This talk is about the solution that building a domain specific language (DSL) can bring. The problem that many companies are facing right now is not being able to communicate with their system efficiently.
Using the language workbench JetBrains MPS, you can create powerful DSLs. I will show how the development of a software product is done today and examples of DSLs improving the whole process. We will analyze the situations when building a DSL add value and when not.
At Fraunhofer FOKUS we are currently developing a web based UML modeler based on RAP and GMF.
In this talk we want to share our experiences if building a larger RAP application and the challanges of porting GMF to RAP, highliging some of the many adjustments needed for improved usability and performance.
The Eclipse Modeling infrastructure and tools have evolved to be a de-facto standard in the context of modeling in general: lots of important and interesting systems have been built with Eclipse technologies such as EMF, Xtext, and GEF.
While creating languages and IDEs with Xtext is a breeze, it may become a little bumpy when you want to provide headless tools. Even though there exists decent support to generate and compile Java code from DSLs with Gradle or Maven, build systems for other target languages are still uncharted waters. Navigating through them depends a lot on your own technological decisions and of course on the target language of your choice.
Continuous Deployment makes high demands on the project team and requires a large number of tools. In mixed-technology projects, the tooling is even more extensive. For the successful realization, it is essential to define clear and unique processes in advance. We show how we have done the implementation of the continuous deployment in the project elogbook@openK.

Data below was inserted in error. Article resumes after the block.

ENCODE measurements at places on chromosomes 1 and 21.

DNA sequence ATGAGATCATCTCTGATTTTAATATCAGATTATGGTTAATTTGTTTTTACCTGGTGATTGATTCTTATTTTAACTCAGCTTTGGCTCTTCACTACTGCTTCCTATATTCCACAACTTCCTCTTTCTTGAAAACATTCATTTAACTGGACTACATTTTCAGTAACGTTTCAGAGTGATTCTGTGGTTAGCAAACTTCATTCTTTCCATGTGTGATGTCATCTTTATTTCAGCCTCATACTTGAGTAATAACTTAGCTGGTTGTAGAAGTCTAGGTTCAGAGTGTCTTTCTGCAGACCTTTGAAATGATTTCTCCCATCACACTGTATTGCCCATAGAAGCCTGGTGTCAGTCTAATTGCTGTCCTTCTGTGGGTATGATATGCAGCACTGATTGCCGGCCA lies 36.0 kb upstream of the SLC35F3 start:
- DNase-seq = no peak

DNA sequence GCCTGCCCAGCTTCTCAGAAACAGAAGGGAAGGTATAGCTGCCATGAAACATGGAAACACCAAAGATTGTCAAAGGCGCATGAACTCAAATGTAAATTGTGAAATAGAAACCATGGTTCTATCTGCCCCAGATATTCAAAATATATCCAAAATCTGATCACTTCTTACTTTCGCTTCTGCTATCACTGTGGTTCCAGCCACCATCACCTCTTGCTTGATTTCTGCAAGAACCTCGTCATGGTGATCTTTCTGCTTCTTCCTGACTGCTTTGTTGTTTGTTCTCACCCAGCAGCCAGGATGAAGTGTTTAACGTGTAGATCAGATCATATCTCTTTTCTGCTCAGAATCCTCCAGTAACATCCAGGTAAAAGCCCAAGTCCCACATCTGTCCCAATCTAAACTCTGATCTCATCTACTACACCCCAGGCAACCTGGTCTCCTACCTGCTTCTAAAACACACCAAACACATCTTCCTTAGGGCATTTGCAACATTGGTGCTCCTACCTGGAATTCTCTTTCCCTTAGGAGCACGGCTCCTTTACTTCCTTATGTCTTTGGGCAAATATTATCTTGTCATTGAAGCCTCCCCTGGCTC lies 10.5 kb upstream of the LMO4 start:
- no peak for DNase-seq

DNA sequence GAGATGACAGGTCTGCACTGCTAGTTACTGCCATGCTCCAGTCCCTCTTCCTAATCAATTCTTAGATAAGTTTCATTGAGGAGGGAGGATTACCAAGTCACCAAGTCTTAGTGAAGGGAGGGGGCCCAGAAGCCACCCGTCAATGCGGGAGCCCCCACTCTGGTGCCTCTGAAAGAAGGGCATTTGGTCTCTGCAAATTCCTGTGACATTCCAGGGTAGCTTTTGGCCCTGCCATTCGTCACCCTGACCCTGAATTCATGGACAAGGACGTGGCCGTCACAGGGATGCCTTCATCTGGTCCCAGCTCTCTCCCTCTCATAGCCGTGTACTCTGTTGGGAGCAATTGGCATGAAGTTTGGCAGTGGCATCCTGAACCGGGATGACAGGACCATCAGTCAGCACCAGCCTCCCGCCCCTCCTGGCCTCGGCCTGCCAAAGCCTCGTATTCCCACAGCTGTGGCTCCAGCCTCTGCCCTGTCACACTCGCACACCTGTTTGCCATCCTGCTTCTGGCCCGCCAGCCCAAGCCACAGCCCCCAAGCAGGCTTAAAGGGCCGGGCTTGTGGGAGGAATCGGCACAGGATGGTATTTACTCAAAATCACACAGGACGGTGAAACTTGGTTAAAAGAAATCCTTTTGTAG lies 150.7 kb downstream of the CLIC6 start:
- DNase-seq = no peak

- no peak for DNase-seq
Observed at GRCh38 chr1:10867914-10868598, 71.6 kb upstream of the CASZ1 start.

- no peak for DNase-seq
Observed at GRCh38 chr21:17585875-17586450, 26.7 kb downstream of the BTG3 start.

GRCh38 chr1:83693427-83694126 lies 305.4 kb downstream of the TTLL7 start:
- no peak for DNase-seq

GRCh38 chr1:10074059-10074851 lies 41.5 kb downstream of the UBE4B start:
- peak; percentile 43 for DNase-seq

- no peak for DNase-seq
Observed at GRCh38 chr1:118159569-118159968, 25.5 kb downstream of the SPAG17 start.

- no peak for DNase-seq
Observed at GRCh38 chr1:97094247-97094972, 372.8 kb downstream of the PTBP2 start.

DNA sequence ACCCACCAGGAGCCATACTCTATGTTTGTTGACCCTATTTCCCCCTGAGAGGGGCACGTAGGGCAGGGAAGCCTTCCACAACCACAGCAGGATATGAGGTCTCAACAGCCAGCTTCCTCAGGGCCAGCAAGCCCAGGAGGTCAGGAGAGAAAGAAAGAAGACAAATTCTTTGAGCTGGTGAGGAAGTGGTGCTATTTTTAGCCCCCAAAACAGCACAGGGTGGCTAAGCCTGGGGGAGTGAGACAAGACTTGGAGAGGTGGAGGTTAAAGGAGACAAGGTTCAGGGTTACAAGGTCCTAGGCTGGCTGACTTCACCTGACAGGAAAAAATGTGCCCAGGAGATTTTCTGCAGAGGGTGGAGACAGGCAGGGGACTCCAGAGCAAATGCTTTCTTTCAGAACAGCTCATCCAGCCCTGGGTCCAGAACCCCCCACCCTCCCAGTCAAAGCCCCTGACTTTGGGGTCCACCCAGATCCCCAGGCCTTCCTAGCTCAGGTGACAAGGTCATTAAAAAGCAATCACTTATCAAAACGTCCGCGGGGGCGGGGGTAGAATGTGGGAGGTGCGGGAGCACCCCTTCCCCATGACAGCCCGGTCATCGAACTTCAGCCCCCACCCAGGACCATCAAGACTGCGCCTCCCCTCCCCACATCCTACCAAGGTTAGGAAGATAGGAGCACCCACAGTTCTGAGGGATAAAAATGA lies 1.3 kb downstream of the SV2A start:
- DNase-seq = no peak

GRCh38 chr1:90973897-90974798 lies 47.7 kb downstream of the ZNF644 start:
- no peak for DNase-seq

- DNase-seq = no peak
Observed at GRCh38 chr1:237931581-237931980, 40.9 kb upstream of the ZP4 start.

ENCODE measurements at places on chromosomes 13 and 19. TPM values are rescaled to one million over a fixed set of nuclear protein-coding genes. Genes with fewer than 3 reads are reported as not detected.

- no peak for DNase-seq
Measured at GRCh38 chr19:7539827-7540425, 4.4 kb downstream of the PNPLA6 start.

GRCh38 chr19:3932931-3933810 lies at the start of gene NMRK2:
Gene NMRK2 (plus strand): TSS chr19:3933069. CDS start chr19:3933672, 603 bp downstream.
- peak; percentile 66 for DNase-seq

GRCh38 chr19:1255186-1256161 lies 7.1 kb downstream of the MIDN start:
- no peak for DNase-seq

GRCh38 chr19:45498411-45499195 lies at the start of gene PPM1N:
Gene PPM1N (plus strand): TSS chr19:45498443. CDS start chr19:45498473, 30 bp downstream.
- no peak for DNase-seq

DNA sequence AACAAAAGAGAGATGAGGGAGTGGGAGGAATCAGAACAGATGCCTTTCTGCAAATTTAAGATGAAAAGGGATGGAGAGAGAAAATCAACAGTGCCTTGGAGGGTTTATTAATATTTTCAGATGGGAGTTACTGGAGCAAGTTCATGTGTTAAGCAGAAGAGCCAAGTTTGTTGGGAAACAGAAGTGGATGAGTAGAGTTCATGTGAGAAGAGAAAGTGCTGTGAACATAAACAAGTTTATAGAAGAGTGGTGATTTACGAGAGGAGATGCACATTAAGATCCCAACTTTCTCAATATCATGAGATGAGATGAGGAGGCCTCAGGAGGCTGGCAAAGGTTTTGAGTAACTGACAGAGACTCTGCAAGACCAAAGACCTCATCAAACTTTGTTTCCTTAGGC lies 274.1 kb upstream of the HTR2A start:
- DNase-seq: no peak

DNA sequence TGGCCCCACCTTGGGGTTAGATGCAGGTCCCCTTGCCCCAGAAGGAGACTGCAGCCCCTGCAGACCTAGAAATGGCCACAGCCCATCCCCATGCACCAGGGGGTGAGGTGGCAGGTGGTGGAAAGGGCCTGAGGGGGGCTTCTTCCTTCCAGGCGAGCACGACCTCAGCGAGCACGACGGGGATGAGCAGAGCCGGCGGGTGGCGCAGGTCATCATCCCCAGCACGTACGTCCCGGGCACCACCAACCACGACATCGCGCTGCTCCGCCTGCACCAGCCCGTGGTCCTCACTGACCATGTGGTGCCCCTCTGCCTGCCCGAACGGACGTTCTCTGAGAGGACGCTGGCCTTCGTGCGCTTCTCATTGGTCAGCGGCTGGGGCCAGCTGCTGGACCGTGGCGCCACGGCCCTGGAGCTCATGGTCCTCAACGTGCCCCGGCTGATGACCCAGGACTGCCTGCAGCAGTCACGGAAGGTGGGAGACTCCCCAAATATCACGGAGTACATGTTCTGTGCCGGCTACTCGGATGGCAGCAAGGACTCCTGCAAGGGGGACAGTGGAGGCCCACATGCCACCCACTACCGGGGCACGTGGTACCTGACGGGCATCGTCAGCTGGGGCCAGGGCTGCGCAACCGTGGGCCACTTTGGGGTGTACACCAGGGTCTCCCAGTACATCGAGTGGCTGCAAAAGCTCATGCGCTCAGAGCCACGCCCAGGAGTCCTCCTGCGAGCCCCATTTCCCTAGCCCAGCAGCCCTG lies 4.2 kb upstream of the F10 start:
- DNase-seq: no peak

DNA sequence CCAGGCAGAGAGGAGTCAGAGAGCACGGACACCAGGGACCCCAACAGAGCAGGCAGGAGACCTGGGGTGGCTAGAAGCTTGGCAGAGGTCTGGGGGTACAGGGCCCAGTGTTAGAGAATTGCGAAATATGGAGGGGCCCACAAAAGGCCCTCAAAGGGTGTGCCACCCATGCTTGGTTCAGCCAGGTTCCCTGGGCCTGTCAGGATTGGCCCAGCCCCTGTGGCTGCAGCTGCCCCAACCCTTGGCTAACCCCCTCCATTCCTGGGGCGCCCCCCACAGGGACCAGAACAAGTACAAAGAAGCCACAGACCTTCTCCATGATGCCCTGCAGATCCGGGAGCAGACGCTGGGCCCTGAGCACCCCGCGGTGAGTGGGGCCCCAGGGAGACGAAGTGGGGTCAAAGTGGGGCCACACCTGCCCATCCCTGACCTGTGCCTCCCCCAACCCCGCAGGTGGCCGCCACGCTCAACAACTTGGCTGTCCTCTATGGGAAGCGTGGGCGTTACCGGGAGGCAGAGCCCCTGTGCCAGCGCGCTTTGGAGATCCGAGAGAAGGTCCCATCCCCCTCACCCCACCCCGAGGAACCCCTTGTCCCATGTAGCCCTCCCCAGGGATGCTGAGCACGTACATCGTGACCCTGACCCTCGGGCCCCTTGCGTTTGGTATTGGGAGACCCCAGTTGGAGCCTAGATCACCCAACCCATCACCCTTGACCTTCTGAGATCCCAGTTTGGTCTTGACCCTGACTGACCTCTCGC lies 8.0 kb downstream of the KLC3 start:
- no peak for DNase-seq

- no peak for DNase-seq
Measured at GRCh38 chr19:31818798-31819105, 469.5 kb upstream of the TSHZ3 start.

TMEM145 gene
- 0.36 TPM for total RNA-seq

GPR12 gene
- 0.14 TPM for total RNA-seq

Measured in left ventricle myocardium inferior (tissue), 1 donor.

ADAS and Automated Drive applications need the high-end computing power of the SoCs to analyse the car’s surroundings and for cognitive computing processing.
This requires a broad spectrum of flexible, programmable cores and highly optimized hardware accelerators delivering the highest performance at lowest power consumption, specifically architected for algorithms performing object detection, classification and deep neural networks.
In this talk Markus will share hands-on project experience for building and maintaining CI processes applicable in small and large enterprises projects.
After a short introduction to the project context Markus will focus on best practices, lessons learned and tools used within automated deployment chains based on state-of-the-art Jenkins pipelines.
Join Markus and Alex in this tutorial to learn how to use the Jubula Client API to write good UI test cases for your application. UI tests aren’t often a favourite pastime for developers, but they do provide useful feedback from the user perspective: they let us know whether the desired workflows are possible via the UI. They are a great addition to other test levels for a well-designed test strategy.
Smart home setups are as heterogenous as their users, whose desires, expectations and habits are highly individual. Eclipse SmartHome addresses this situation at various levels. It is a very flexible framework to build tailored smart home solutions that are easily extensible and customizable. End users of such solutions have the possibility to set up personal automation logic to cover their specific use cases.
In the modern software development driven by "model first approach" , we see that models are getting complex each day as they are designed to store the contents of complex domains (e.g: Automotive, Telecom, IOT etc.,)
How does a charging station for an electric vehicle (EV) talks to the server? Of
course a lot of proprietary solutions were created by the charge point
manufacturers. To fight the vendor lock in, the E-Laad foundation (now ElaadNL),
an association of grid operators from the netherlands, developed the Open Charge Point